CHITWOOD: Yes. I mean, he says earlier in that affidavit too that the 14-year-old told him, we're going to roll like it's GTA, referring to the violent video game, Grand Theft Auto.

We're all at a loss for words. I mean, the deputies out there, they are moms and dads, they have kids the same exact age. But I have to tell you, from our perspective, we get this thing called restorative justice thrown down our throats. Restorative justice is great for kids who are round peg that can you fit into round holes. What about the kids that are violent and suffer from different mental disorders? You can't put them in that round hole. They need in a secure facility and some need to be under constant supervision and getting constant treatment.

What we're learning about the 12-year-old, one of his foster parents had called and said that when he was placed there at the Department of Children and Families, nobody told her about his violent tendencies and how uncontrollable he was as a foster mom. I couldn't take care of him. I think the system lied to me. This is a kid that needs intense help. He needs intense counseling. He needs intense supervision. And, clearly, the system isn't doing that.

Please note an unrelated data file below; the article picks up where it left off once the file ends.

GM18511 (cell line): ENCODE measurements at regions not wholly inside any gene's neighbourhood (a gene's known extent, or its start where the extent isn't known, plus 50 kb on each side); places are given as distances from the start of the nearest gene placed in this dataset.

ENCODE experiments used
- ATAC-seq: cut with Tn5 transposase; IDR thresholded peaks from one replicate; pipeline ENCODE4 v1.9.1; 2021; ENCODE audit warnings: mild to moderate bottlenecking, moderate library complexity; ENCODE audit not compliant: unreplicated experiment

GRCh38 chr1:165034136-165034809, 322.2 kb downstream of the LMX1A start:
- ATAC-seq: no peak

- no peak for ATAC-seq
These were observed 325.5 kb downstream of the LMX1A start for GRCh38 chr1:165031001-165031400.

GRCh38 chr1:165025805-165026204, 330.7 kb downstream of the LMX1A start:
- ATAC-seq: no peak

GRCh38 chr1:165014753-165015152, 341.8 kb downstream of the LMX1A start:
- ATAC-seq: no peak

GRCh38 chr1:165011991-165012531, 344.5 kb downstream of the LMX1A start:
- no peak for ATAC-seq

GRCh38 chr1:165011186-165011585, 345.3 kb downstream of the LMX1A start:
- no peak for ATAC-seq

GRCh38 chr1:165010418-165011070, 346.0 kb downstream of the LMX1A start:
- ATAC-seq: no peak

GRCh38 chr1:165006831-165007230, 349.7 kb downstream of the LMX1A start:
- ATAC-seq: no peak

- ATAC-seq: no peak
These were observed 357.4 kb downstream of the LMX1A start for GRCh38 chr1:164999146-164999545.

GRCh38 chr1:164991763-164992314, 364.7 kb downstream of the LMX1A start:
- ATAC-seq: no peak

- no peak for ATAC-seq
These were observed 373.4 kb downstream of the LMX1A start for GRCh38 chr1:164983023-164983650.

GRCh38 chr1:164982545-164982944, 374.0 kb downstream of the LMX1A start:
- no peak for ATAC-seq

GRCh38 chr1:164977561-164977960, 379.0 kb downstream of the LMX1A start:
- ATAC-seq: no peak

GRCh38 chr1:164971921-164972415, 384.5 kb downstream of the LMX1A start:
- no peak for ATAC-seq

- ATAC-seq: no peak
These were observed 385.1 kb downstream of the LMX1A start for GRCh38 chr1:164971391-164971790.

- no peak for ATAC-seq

SCIUTTO: A failure, Sheriff. It's Jim Sciutto here. How did the children, again, emphasizing children, managed to get that weapons cache, I mean, including an AK-47, literally a weapon of war?


How did they manage to get their hands on it?

CHITWOOD: Yes, let's back up and I'll how it starts. It starts at 5:00 P.M. when the 12-year-old and the 14-year-old walked off of a non-secure juvenile home that they're living in. The 12-year-old suffers from diabetes and he needs his insulin every four hours. So when we get the call, two runaways and, obviously, in the call says, hey, this kid at any moment could have a medical emergency. So that is the auspice that starts this. The deputies are out trying to locate a 12-year-old and get him back to a safe house before he had the medical episode.